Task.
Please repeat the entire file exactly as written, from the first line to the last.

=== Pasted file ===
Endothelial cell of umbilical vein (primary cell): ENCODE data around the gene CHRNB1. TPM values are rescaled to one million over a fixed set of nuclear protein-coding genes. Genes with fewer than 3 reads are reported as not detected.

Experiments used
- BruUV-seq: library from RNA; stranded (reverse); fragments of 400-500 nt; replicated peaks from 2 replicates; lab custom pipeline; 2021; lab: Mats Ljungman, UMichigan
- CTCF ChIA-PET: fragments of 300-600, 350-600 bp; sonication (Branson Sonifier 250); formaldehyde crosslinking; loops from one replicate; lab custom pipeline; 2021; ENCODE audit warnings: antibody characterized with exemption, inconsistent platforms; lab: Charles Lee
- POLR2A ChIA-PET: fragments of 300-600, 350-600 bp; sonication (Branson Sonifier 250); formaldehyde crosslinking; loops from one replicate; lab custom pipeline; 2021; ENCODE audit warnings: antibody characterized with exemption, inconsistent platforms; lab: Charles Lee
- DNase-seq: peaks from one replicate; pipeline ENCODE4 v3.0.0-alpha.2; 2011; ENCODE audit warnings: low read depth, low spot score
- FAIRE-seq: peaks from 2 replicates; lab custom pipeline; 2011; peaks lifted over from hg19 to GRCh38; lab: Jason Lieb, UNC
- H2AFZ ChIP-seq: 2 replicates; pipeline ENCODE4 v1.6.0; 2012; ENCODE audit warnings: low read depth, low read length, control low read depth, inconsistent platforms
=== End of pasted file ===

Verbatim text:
Endothelial cell of umbilical vein (primary cell): ENCODE data around the gene CHRNB1. TPM values are rescaled to one million over a fixed set of nuclear protein-coding genes. Genes with fewer than 3 reads are reported as not detected.

Experiments used
- BruUV-seq: library from RNA; stranded (reverse); fragments of 400-500 nt; replicated peaks from 2 replicates; lab custom pipeline; 2021; lab: Mats Ljungman, UMichigan
- CTCF ChIA-PET: fragments of 300-600, 350-600 bp; sonication (Branson Sonifier 250); formaldehyde crosslinking; loops from one replicate; lab custom pipeline; 2021; ENCODE audit warnings: antibody characterized with exemption, inconsistent platforms; lab: Charles Lee
- POLR2A ChIA-PET: fragments of 300-600, 350-600 bp; sonication (Branson Sonifier 250); formaldehyde crosslinking; loops from one replicate; lab custom pipeline; 2021; ENCODE audit warnings: antibody characterized with exemption, inconsistent platforms; lab: Charles Lee
- DNase-seq: peaks from one replicate; pipeline ENCODE4 v3.0.0-alpha.2; 2011; ENCODE audit warnings: low read depth, low spot score
- FAIRE-seq: peaks from 2 replicates; lab custom pipeline; 2011; peaks lifted over from hg19 to GRCh38; lab: Jason Lieb, UNC
- H2AFZ ChIP-seq: 2 replicates; pipeline ENCODE4 v1.6.0; 2012; ENCODE audit warnings: low read depth, low read length, control low read depth, inconsistent platforms